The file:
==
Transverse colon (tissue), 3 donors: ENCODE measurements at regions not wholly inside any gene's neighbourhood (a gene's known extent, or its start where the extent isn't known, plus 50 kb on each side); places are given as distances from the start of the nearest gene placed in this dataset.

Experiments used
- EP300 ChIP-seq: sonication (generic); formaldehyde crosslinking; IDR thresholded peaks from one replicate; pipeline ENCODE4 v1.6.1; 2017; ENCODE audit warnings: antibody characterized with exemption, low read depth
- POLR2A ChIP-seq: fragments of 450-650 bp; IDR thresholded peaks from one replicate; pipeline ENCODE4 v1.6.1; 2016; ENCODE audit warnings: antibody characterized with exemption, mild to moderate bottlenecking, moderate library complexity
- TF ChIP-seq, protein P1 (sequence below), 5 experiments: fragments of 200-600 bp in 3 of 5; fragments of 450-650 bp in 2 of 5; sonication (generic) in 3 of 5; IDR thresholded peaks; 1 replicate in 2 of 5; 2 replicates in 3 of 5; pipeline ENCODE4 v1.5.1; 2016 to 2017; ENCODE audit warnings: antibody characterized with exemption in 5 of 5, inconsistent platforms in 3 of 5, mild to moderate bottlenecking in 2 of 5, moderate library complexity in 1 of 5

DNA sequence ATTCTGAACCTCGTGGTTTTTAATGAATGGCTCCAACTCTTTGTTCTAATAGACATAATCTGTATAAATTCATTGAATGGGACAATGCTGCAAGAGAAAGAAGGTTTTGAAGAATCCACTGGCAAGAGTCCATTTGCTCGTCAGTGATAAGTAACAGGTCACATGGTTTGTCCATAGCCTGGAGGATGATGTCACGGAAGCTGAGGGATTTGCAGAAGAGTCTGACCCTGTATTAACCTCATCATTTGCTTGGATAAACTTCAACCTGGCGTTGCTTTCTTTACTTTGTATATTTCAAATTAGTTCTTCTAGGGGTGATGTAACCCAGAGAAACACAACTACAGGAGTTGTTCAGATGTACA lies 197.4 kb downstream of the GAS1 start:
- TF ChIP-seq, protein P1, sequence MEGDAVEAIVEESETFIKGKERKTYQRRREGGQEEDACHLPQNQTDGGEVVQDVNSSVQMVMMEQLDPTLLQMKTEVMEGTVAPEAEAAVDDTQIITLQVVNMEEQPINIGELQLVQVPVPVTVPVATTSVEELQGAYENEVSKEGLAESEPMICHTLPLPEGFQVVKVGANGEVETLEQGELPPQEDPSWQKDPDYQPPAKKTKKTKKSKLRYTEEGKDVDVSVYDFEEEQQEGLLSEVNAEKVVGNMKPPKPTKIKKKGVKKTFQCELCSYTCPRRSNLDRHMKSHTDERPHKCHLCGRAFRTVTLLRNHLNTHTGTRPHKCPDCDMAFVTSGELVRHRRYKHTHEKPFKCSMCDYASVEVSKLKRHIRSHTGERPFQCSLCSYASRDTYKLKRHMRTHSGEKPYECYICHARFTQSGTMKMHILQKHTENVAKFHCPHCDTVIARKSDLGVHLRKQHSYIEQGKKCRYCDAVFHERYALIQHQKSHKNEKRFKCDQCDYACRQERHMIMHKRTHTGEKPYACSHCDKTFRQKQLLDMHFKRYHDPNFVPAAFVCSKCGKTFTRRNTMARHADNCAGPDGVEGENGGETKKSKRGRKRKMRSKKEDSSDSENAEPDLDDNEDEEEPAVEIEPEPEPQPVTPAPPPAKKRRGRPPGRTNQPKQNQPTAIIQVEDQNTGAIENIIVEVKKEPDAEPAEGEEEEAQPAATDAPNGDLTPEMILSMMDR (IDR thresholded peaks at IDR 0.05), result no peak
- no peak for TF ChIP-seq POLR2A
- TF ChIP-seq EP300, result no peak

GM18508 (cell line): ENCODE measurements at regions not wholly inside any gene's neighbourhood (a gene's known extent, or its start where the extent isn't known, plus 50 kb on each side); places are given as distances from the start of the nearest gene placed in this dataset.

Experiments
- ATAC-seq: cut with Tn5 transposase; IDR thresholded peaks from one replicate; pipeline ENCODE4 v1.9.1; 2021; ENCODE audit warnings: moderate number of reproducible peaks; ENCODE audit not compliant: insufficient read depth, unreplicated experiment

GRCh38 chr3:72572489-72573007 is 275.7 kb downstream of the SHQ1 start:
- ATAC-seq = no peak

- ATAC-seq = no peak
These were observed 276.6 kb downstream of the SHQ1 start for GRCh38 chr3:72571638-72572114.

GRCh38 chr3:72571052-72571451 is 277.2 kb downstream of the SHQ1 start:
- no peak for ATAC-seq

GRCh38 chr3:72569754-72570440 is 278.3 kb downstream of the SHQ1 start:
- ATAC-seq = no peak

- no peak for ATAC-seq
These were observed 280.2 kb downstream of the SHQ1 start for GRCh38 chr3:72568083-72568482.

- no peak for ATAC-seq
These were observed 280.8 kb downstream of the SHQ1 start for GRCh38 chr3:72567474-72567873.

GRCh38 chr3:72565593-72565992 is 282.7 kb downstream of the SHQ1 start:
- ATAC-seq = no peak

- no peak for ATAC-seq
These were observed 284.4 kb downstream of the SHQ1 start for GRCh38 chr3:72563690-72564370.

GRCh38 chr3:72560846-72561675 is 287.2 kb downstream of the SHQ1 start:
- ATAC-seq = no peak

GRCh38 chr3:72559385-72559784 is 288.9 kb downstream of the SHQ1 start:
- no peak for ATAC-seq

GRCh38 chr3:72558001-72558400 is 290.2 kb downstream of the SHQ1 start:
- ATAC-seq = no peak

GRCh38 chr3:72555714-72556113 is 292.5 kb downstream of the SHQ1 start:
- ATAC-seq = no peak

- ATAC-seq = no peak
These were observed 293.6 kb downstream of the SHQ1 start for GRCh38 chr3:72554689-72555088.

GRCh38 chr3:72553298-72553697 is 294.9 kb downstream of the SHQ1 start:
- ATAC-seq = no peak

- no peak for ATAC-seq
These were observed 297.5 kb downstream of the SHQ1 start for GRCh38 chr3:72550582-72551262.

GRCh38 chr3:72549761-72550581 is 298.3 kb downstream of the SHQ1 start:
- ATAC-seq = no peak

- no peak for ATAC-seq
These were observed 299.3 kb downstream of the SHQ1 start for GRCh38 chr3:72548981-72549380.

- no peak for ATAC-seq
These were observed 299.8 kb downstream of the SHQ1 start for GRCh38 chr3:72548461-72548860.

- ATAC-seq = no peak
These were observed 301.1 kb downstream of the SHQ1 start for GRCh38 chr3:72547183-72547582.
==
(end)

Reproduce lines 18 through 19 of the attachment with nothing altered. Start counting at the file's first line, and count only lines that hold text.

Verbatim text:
- no peak for ATAC-seq

GRCh38 chr3:72569754-72570440 is 278.3 kb downstream of the SHQ1 start: